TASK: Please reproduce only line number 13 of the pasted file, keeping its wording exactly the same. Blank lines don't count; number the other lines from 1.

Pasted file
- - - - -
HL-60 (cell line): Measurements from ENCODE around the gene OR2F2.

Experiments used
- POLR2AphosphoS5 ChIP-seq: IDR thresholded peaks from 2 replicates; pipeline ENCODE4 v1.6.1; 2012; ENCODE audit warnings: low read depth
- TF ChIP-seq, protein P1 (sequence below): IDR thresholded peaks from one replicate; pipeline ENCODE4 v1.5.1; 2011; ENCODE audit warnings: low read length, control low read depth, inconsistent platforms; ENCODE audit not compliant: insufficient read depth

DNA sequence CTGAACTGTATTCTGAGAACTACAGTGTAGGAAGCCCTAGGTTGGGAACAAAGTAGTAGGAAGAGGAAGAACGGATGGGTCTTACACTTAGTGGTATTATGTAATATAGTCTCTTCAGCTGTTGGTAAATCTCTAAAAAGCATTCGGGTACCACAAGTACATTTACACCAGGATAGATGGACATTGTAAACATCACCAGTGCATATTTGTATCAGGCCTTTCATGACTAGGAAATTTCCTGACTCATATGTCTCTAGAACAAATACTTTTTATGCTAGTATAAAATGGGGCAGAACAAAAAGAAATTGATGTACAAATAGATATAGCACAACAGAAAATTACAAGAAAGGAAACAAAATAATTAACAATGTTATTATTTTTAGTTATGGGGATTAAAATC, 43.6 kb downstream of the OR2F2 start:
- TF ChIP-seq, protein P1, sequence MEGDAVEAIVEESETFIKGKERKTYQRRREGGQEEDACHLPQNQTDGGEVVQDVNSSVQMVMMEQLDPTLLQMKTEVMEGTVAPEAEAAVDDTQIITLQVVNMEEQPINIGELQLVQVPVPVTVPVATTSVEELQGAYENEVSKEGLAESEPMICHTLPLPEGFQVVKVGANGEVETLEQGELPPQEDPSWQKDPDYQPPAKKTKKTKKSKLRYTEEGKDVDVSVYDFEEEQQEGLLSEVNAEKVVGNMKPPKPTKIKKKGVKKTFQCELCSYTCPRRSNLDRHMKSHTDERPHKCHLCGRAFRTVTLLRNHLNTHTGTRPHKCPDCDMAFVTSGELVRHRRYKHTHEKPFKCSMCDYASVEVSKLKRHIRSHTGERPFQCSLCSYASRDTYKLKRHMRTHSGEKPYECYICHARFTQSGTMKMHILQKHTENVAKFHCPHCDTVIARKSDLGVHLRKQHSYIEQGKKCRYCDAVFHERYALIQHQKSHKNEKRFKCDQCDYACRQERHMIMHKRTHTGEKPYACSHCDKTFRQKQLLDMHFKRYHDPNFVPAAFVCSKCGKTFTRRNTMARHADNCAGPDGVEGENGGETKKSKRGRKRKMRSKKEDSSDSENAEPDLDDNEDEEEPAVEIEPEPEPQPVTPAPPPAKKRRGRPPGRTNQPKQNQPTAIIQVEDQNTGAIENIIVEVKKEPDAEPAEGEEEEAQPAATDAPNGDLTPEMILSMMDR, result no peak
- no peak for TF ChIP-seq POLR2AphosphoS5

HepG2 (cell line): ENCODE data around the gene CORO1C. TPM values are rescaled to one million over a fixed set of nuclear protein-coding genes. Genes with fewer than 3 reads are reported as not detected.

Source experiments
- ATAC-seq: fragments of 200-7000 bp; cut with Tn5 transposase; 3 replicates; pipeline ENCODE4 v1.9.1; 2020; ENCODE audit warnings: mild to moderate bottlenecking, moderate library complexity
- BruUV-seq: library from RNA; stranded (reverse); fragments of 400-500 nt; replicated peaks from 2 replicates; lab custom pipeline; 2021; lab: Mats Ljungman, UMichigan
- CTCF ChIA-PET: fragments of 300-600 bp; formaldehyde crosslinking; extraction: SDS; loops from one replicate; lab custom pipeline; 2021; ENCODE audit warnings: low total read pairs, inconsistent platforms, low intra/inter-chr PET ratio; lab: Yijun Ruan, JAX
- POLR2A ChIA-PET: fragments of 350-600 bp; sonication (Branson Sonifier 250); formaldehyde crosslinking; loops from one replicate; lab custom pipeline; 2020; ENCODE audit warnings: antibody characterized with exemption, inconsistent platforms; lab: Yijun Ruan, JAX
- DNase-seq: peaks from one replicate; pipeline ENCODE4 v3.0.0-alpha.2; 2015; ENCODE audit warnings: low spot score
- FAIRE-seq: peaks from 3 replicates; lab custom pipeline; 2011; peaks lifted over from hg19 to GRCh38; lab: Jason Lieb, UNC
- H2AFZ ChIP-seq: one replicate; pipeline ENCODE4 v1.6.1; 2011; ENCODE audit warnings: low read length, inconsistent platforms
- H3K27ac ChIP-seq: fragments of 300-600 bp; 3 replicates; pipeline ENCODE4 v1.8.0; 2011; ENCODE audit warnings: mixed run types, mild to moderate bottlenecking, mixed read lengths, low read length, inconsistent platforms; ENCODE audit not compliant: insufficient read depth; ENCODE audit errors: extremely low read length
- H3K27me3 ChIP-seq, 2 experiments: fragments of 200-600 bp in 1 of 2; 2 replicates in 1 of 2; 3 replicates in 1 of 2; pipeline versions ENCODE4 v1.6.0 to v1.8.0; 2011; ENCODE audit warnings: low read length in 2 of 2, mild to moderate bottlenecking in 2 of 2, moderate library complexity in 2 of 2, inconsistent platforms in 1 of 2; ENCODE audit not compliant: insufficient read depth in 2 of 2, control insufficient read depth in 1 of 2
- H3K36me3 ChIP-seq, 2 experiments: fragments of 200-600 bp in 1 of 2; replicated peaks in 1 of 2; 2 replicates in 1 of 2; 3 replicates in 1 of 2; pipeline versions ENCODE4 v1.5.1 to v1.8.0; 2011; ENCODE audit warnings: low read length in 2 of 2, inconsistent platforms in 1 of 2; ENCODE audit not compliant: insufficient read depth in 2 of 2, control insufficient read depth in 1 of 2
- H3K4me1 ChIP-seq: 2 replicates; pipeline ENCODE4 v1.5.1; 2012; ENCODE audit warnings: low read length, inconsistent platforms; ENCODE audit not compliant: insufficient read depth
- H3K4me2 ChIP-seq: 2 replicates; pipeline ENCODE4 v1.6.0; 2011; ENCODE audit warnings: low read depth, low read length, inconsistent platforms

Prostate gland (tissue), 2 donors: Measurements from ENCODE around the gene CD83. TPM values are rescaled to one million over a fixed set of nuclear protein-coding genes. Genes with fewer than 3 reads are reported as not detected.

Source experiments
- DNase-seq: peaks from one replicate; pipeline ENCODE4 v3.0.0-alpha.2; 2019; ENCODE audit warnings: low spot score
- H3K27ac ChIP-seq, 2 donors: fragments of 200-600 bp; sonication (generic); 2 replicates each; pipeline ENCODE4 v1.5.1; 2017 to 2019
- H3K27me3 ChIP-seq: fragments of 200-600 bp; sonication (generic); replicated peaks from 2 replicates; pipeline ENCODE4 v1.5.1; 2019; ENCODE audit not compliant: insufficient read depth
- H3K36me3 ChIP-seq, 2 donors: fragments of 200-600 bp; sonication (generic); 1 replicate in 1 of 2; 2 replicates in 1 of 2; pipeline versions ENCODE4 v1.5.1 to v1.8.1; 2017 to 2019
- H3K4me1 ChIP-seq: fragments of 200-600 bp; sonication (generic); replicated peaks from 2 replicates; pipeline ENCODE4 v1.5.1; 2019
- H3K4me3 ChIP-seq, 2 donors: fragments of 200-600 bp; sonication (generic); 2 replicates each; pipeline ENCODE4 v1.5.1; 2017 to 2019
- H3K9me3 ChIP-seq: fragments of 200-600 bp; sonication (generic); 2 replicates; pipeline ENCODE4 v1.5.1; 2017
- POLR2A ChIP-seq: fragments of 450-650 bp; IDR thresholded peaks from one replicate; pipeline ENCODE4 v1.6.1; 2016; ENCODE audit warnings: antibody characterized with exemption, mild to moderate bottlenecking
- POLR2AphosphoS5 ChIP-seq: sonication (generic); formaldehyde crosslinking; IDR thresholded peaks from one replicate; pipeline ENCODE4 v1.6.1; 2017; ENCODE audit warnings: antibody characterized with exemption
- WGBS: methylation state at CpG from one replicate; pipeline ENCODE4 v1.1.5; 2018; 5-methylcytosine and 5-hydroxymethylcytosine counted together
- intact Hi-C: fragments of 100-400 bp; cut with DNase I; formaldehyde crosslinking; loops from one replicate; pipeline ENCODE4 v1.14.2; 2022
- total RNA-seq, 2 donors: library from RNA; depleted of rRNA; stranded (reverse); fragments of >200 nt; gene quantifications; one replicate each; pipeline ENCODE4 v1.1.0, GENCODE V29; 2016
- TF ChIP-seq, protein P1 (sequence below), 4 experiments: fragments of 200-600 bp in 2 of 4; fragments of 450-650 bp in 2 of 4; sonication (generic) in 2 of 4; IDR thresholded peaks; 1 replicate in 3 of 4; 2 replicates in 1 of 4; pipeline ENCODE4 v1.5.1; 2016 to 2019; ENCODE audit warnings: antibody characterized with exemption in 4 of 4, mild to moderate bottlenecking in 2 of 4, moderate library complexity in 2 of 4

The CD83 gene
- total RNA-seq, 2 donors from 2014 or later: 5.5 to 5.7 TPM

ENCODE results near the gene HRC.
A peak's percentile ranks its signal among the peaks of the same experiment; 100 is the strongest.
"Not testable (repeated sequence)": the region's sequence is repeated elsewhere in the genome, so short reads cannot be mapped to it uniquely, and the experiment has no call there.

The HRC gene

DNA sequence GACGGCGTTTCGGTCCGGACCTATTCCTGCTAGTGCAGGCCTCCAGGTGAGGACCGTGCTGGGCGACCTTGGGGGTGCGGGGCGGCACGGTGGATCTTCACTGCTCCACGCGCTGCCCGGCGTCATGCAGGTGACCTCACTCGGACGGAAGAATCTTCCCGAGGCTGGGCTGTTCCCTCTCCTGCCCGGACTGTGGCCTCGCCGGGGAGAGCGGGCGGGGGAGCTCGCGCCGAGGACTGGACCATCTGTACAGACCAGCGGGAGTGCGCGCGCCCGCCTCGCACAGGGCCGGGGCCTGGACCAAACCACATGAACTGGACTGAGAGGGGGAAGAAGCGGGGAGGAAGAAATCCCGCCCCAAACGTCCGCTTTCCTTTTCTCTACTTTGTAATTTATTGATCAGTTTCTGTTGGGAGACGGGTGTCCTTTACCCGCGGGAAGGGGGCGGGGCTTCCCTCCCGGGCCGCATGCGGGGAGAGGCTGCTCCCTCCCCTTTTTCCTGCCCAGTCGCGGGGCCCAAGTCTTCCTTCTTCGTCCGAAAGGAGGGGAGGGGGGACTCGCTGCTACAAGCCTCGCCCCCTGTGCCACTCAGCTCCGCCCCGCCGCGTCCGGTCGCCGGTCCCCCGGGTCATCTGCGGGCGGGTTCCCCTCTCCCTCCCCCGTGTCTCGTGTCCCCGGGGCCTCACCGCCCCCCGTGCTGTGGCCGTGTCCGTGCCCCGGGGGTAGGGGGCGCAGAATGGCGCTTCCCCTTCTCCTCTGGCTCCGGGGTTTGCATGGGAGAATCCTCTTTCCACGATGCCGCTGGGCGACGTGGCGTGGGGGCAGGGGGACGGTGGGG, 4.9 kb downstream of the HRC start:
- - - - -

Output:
- POLR2A ChIA-PET: fragments of 350-600 bp; sonication (Branson Sonifier 250); formaldehyde crosslinking; loops from one replicate; lab custom pipeline; 2020; ENCODE audit warnings: antibody characterized with exemption, inconsistent platforms; lab: Yijun Ruan, JAX